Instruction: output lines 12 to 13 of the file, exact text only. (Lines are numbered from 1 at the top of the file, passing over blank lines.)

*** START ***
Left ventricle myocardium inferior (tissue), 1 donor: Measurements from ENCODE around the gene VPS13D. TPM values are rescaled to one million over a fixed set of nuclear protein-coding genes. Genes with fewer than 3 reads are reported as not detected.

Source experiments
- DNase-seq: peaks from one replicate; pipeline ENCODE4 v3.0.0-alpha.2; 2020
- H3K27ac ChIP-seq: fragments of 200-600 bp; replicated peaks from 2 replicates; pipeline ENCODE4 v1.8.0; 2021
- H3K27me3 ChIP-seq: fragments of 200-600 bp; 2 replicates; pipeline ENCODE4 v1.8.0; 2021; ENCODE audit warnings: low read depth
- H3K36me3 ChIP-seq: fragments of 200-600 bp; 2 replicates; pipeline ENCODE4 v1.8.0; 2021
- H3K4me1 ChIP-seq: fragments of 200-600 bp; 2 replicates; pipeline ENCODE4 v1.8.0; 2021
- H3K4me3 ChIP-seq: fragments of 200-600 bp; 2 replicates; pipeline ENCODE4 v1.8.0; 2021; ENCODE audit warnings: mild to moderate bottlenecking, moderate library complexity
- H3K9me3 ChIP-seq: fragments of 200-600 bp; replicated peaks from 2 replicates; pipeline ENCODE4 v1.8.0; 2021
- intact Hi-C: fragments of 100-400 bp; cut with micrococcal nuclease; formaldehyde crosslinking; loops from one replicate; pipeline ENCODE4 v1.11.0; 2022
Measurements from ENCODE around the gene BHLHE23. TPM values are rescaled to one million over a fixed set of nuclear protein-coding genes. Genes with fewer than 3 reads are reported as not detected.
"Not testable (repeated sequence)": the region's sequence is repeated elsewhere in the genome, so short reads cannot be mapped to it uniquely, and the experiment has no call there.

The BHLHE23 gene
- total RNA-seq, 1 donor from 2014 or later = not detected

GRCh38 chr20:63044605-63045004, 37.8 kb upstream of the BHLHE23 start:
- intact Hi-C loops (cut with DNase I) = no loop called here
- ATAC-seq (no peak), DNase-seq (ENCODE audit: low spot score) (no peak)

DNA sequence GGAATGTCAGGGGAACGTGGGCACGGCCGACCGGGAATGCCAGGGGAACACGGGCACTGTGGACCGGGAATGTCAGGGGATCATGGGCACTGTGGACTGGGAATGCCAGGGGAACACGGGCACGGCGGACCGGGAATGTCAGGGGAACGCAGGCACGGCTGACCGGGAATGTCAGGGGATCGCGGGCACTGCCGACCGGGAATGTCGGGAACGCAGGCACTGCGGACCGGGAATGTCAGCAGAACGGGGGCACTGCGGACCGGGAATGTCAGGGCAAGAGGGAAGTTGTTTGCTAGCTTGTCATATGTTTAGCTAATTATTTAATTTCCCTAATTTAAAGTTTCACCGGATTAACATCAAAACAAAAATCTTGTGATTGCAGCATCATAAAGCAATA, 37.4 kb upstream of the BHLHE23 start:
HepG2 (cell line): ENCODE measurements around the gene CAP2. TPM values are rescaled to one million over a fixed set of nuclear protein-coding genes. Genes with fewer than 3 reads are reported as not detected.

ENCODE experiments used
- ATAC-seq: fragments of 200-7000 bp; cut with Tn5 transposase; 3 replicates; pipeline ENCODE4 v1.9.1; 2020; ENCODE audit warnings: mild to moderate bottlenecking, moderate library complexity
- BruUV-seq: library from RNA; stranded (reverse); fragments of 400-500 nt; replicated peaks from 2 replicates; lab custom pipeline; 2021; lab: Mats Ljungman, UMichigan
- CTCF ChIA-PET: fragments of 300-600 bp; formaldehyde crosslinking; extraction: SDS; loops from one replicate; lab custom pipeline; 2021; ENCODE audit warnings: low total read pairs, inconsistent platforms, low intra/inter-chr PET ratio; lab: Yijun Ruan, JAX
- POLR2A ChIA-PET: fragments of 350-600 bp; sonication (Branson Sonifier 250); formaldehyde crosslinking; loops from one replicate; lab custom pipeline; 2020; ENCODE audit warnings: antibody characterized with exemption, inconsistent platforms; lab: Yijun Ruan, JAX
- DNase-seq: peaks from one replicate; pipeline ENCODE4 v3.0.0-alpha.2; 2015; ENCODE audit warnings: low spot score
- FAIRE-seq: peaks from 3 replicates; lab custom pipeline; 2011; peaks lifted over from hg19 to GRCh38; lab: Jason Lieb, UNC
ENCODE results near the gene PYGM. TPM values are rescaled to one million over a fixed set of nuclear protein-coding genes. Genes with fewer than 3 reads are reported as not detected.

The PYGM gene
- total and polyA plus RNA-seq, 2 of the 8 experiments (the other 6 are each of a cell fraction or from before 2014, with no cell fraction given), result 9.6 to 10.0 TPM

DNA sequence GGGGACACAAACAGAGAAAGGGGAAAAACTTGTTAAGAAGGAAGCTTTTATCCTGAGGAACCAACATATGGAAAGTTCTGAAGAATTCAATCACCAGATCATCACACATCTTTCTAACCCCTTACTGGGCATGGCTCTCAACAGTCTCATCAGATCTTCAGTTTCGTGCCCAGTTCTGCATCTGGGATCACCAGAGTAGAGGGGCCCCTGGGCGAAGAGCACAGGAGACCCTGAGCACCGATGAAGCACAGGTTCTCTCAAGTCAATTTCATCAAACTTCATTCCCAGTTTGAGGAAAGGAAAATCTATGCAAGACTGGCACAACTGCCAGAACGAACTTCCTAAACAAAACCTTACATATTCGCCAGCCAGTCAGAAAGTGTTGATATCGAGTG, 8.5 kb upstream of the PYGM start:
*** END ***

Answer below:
"Not testable (repeated sequence)": the region's sequence is repeated elsewhere in the genome, so short reads cannot be mapped to it uniquely, and the experiment has no call there.

The BHLHE23 gene